Bordofarms Program Puts Homeless Deportees to Work Along the Tijuana River
Haya El Nasser - Al Jazeera
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March 26, 2015

Bordofarms volunteers build boxes by the Tijuana River for an urban farming project aimed at helping U.S. deportees. (Facebook)

Along the Tijuana River — more of a drainage canal than a scenic river walk — there is a stark view of problems caused by a flood of more than 150,000 immigrants deported from the U.S. in the last two years.

Makeshift homeless camps, known as ñongos, dot the concrete riverbanks in the infamous El Bordo section of the city along the U.S.-Mexico border. Blankets hang from dam shafts, not fully masking the people huddled behind them. And all of it is within walking distance of the nicely landscaped City Hall and government complex.

The majority of the homeless living along the river in El Bordo (“the border” or “the ditch”) are deportees, kicked out of the U.S. and thrown into limbo in a place where they have no friends, family, jobs or homes.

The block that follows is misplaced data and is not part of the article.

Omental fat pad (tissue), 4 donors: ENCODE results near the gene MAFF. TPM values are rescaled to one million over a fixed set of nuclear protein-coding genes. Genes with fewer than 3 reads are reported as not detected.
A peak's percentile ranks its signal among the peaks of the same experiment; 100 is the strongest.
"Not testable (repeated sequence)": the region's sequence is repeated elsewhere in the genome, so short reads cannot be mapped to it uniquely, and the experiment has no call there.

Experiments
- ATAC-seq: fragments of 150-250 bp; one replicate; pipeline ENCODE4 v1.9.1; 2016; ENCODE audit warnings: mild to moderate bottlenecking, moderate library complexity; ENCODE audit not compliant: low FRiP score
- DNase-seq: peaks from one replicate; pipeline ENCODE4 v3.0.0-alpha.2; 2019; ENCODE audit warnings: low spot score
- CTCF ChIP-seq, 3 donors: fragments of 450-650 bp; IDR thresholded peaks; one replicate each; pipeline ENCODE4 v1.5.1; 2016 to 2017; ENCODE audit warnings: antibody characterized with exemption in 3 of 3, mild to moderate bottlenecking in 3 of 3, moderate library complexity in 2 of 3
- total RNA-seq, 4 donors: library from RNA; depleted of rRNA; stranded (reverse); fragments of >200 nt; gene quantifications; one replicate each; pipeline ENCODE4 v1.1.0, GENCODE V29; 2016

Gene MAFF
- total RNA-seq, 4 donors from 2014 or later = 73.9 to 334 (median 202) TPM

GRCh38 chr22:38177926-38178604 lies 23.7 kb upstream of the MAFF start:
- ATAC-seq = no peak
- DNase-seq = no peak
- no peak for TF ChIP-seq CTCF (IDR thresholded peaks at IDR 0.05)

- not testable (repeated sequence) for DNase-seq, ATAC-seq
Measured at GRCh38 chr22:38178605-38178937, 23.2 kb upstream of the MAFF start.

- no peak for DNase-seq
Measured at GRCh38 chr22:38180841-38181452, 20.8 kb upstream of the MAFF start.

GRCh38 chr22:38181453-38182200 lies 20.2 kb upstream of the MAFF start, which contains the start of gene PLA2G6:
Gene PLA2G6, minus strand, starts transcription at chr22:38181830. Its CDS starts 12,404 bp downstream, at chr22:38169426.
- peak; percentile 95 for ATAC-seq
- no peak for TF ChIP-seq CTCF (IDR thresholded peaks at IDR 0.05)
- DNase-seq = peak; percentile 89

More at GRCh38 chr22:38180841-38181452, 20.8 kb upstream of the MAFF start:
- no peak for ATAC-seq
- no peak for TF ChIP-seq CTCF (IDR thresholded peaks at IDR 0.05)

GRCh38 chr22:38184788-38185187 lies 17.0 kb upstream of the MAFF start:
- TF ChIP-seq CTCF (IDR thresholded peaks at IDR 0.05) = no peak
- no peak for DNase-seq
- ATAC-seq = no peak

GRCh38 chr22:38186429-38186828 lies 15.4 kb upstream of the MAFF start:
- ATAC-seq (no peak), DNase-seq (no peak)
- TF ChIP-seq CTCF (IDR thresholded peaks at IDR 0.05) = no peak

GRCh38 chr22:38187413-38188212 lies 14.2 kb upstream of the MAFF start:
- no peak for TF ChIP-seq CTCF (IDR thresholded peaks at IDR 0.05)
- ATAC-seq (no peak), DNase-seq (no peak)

But a few hundred feet from these dismal camps, a glimmer of hope and urban revival is unfolding. Thirty wooden planters overflowing with freshly planted beets, kale, lettuce, tomato, arugula, onion and other vegetables line a small stretch of the concrete channel.

...“I was homeless," said José de Jesús González, 52, who spent five years in the U.S., farming in Kentucky, before being deported two years ago because he was driving without a license. He was on his way to visit family when he got caught.

He tried to look for work in Tijuana, to no avail. Then he heard about Bordofarms, a modest but innovative program launched by young activists and entrepreneurs who want to help the deportees and clean up Tijuana, a city of almost 3 million people in the Mexican state of Baja California.

González is now the leader of a group of 10 deportees turned urban farmers. They are still homeless but now have been moved to a shelter at night. They report to work on the farm every day. Two people on the night shift stay in a clean encampment close to their crops.

Read the rest at Al Jazeera

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